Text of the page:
On Sunday, July 15, 2018, Hamline’s Creative Writing Programs will host a Graduate Recognition ceremony to honor all the students who have completed their studies and will be receiving an MFA from Hamline University. 

We will be featuring our soon-to-be alumni as they look back on their time at Hamline University. Today’s new graduate is Elizabeth Selin. She lives in Minneapolis, MN.

What do you do when you’re not working on packets?

I’m checking out local craft beer establishments with friends, obsessing over standup comedy, and wondering why I bother buying white clothes because I always spill Ketchup on them.

How did you hear about the Hamline MFAC Program?

A friend who was in the BFA program encouraged me to check it out, so I went to prospective student day. I loved the energy and sense of community in the lecture hall that day, and I went home and started the application immediately.

What was your writing experience prior to entering the program?

My fifth grade teacher cut a pomegranate in half and told us to write about it. That’s when I first decided to be a writer. I wrote my first novel in ninth grade for NaNoWriMo. I’ve written one almost every year since then just for fun. A few years ago, I started ghostwriting for a few different e-publishers, which was kind of like having a marginally paid internship. I learned a ton about writing very quickly, but eventually I hit a wall and realized that to make further improvement on my writing, I needed to slow down and focus on my craft and on my own projects. So I visited Hamline.

What do you especially remember about your first residency?

Pokémon Go came out that week, and all these strange nerdy introverts were wandering around campus catching ’em all with their phones.

Have you focused on any one form (PB, novel, nonfiction, graphic novel) or age group in your writing? Tried a form you never thought you’d try?

During my first semester, I tried a bunch of different forms: picture books, poetry, graphic novel scripting, and a middle grade novel. Second semester I worked on revising the middle grade novel. Third semester I wrote 45,000 words of a contemporary YA. At the beginning of my final semester, I deleted all 45,000 words and started again on the YA novel.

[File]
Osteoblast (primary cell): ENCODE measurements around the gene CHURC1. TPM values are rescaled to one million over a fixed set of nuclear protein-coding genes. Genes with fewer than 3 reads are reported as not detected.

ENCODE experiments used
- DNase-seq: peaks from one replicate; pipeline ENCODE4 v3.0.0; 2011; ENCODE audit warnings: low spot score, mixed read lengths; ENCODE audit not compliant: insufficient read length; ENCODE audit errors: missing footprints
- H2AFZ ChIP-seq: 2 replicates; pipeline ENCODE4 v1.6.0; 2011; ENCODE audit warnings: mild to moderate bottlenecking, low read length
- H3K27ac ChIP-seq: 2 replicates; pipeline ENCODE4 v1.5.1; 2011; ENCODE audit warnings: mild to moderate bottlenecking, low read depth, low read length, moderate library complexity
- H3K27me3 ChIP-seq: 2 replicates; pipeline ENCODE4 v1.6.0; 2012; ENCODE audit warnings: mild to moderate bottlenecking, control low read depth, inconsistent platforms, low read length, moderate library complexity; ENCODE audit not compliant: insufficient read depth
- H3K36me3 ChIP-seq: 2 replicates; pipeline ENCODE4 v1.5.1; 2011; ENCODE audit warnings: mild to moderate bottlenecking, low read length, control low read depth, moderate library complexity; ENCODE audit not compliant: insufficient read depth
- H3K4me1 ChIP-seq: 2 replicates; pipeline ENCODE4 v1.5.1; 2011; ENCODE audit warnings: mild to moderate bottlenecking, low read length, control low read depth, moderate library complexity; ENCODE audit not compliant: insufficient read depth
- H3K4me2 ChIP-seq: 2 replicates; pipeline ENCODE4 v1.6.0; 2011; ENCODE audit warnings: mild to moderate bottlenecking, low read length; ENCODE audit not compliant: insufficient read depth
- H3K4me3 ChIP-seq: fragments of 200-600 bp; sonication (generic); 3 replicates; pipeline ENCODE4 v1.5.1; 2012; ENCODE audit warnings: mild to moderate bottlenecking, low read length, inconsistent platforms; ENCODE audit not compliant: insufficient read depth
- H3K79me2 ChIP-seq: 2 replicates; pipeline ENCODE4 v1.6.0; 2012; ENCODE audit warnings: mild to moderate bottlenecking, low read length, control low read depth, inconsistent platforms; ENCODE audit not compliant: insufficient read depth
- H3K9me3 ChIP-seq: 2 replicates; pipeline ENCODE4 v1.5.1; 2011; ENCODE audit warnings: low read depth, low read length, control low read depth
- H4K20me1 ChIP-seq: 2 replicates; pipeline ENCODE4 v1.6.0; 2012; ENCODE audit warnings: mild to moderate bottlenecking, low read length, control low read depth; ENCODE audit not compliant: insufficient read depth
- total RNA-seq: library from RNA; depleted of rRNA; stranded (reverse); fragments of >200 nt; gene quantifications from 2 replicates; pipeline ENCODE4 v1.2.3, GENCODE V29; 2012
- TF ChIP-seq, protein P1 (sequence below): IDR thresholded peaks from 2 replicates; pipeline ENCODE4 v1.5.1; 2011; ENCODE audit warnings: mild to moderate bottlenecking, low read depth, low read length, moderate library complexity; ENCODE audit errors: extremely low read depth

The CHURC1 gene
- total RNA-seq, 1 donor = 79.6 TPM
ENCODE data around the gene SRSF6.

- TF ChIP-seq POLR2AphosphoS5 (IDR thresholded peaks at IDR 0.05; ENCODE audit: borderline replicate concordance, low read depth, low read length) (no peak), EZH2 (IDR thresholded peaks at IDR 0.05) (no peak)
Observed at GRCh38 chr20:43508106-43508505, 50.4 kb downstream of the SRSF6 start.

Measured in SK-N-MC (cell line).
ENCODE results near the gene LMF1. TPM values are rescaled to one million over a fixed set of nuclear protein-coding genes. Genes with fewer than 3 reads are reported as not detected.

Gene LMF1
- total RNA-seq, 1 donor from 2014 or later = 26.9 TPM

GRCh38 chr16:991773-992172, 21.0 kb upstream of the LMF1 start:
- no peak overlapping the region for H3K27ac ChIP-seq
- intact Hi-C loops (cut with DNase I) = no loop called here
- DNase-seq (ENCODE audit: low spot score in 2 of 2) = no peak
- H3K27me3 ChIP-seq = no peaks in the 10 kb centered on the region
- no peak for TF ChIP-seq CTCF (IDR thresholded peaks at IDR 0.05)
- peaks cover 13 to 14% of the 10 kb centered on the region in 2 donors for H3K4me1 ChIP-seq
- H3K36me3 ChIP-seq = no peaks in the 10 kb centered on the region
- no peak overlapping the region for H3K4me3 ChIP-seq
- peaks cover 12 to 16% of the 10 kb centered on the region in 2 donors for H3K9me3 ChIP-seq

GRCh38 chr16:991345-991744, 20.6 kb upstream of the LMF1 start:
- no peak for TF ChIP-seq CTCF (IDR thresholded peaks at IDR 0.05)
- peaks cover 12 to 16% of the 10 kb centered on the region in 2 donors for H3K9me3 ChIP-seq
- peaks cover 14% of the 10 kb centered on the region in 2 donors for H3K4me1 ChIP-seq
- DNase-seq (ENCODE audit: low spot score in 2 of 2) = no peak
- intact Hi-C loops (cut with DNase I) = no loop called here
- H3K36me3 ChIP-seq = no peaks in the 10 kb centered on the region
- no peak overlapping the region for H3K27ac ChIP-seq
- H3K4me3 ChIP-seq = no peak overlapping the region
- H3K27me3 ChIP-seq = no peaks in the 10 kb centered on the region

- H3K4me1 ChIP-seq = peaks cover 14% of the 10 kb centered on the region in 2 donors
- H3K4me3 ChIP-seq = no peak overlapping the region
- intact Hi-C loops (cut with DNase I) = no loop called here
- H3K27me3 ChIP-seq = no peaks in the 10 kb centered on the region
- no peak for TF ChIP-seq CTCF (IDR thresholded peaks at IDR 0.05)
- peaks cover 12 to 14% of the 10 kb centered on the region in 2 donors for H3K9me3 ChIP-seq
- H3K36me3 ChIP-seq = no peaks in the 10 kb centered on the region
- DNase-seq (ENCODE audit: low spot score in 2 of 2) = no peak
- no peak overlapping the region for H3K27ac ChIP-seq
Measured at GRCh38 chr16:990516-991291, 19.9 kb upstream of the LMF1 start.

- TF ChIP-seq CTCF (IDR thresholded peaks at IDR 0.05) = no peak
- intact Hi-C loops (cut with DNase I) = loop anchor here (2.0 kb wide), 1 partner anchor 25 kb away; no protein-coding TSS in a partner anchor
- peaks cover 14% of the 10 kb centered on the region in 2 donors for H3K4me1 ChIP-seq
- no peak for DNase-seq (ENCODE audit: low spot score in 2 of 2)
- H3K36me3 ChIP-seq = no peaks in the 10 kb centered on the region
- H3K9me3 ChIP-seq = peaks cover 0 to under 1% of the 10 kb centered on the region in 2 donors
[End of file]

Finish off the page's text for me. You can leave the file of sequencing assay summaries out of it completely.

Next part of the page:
Tell us about your Creative Thesis.

I owe my creative thesis project to my brilliant cohort. We were goofing off in Anderson during residency two, and I don’t remember exactly how it happened, but at one point I said, “What if I named a protagonist Puberty?” and instead of telling me this was a terrible idea, they all chimed in with further ideas for this absurdist YA erotica.

Long story short, it’s no longer an absurdist erotica. It’s about a high school senior, Berty, whose father gets busted and imprisoned for embezzling from the garden hose nozzle manufacturing plant in town. As a result, more than half of the people in town lose their jobs, and Berty’s friends and classmates blame her for it. Suddenly senior year is no longer a question of whether Hot Byrne with his glorious man bun will finally notice her and ask her out but whether she will make it through the school year without being Bubble-Yummed to the bottom of the pool and drowned in fruit punch.

What changes have you seen in your writing during your studies?

I finally wrote an ending in which I didn’t accidentally go off the rails and spontaneously murder characters or have them stumble on a time machine and visit Victorian England for no reason in the last chapter.

Any thoughts for entering students or for people considering the program?

Do it. If you’re serious about writing or want to be, the MFAC program is an incredibly nurturing environment, and you’ll have a writing community cheering for you for life.